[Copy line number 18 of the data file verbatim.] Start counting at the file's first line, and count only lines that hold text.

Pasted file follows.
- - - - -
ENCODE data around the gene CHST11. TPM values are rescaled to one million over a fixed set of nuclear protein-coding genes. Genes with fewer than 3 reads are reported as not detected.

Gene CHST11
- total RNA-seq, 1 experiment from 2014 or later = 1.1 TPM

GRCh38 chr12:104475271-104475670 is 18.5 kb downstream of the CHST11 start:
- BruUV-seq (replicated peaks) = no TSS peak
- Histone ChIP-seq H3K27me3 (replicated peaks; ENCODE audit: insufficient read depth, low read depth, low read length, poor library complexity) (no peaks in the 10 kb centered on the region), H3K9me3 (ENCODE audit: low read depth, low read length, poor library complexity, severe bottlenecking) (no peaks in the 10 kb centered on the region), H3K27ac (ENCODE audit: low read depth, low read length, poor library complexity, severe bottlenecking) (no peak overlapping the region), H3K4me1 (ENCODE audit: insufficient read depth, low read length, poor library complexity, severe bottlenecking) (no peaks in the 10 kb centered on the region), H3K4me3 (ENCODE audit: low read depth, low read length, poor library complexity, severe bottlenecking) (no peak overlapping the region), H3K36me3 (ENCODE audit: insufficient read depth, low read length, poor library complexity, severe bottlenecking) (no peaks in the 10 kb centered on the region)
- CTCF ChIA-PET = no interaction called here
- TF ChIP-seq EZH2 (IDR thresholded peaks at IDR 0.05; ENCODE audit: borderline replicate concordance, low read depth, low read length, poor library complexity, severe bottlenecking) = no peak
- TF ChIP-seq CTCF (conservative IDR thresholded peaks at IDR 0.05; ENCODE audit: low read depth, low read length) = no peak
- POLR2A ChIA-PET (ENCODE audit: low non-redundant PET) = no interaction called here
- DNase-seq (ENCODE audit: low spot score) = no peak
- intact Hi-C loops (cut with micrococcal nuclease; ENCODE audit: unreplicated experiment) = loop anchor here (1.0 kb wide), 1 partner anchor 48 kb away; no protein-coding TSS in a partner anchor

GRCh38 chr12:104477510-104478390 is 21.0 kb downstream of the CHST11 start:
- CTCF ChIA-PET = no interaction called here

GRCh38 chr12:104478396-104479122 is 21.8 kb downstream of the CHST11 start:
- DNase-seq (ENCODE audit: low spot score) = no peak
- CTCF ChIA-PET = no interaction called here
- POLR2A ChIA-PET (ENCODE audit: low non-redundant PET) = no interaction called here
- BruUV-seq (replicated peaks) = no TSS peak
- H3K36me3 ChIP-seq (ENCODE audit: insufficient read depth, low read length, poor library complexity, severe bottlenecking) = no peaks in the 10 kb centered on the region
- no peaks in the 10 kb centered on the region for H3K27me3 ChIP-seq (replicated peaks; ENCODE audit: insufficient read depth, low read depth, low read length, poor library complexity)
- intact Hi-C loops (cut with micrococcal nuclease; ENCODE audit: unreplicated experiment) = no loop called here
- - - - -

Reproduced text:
- POLR2A ChIA-PET (ENCODE audit: low non-redundant PET) = no interaction called here